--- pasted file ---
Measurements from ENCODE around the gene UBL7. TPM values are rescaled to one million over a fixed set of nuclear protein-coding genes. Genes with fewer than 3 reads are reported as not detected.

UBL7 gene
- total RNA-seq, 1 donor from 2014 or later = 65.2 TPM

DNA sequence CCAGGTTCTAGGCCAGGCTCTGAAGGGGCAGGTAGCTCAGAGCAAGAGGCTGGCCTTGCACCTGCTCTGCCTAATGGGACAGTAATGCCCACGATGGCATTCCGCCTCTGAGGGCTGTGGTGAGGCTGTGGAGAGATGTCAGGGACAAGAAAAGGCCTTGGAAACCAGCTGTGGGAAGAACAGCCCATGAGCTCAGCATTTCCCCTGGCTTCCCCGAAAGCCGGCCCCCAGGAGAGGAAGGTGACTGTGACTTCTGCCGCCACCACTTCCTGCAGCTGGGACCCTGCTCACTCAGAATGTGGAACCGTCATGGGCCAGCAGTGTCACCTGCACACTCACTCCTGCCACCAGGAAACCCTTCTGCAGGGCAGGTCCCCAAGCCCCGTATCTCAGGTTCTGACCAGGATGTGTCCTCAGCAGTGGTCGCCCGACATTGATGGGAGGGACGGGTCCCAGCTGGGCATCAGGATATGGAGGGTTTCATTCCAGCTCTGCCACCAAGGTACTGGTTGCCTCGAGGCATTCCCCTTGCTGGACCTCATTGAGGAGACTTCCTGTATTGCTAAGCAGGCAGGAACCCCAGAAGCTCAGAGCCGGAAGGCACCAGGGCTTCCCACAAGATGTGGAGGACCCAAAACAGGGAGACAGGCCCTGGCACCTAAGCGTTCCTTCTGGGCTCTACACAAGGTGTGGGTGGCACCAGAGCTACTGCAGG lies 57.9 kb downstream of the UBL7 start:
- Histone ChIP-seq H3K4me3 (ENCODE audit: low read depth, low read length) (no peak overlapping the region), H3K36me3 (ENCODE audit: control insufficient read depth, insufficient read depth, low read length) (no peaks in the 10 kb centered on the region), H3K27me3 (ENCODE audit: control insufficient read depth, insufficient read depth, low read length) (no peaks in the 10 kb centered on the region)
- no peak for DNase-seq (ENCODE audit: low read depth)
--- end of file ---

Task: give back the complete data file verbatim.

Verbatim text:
Measurements from ENCODE around the gene UBL7. TPM values are rescaled to one million over a fixed set of nuclear protein-coding genes. Genes with fewer than 3 reads are reported as not detected.

UBL7 gene
- total RNA-seq, 1 donor from 2014 or later = 65.2 TPM

DNA sequence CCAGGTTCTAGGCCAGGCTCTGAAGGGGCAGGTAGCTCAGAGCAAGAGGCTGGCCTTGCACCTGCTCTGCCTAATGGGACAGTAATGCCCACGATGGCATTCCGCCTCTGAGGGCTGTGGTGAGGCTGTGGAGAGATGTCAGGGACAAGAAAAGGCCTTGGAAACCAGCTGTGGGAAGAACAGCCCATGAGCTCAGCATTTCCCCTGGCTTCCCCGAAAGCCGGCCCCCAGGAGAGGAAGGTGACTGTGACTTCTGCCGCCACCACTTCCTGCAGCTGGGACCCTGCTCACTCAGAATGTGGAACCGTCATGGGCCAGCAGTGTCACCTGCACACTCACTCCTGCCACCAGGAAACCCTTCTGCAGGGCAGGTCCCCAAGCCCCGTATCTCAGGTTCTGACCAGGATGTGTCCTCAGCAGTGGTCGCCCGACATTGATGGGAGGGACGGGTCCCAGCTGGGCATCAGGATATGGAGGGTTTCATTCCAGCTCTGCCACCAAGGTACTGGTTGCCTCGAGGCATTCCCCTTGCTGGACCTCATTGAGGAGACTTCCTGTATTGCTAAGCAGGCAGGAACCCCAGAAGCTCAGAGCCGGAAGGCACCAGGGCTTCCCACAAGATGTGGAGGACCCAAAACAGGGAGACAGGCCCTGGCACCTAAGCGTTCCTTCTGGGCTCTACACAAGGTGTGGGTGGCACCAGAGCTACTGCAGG lies 57.9 kb downstream of the UBL7 start:
- Histone ChIP-seq H3K4me3 (ENCODE audit: low read depth, low read length) (no peak overlapping the region), H3K36me3 (ENCODE audit: control insufficient read depth, insufficient read depth, low read length) (no peaks in the 10 kb centered on the region), H3K27me3 (ENCODE audit: control insufficient read depth, insufficient read depth, low read length) (no peaks in the 10 kb centered on the region)
- no peak for DNase-seq (ENCODE audit: low read depth)